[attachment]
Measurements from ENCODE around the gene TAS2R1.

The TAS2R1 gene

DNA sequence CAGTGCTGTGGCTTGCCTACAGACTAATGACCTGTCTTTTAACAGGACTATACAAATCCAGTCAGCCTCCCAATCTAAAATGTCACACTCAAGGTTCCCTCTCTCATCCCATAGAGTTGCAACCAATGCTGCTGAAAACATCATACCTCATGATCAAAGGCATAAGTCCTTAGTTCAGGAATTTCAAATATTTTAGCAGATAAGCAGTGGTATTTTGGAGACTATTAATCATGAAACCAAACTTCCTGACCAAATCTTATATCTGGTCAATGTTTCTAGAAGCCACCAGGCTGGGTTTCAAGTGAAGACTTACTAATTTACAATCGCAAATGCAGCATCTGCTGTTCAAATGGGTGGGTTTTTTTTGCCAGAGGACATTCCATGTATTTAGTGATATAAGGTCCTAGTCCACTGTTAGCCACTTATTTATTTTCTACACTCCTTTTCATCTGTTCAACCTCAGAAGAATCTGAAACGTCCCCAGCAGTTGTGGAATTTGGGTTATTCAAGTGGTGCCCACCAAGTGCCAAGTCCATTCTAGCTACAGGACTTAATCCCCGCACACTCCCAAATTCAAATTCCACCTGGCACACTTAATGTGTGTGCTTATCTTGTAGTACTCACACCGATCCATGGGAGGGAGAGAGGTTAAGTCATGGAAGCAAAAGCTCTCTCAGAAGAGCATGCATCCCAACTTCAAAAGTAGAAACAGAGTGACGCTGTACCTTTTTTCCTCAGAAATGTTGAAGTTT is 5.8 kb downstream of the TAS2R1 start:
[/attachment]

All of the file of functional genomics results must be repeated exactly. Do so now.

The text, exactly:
Measurements from ENCODE around the gene TAS2R1.

The TAS2R1 gene

DNA sequence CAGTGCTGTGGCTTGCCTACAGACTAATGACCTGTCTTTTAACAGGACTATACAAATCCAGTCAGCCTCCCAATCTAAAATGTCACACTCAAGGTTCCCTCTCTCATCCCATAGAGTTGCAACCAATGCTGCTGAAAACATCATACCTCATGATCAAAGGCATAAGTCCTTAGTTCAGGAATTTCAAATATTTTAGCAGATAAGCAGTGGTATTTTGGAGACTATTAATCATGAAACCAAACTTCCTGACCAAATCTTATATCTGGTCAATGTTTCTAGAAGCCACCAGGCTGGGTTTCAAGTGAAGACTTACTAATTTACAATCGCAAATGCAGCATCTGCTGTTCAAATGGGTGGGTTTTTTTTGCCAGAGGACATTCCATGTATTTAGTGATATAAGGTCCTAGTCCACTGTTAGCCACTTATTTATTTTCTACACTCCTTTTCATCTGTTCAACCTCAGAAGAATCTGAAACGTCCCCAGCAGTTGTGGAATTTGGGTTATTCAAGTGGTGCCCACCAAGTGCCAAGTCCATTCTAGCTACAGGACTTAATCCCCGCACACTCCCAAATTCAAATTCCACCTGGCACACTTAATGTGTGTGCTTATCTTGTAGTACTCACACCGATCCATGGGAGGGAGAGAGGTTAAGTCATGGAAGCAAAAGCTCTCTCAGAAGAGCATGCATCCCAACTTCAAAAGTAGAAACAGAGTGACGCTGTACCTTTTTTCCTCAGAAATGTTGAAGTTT is 5.8 kb downstream of the TAS2R1 start: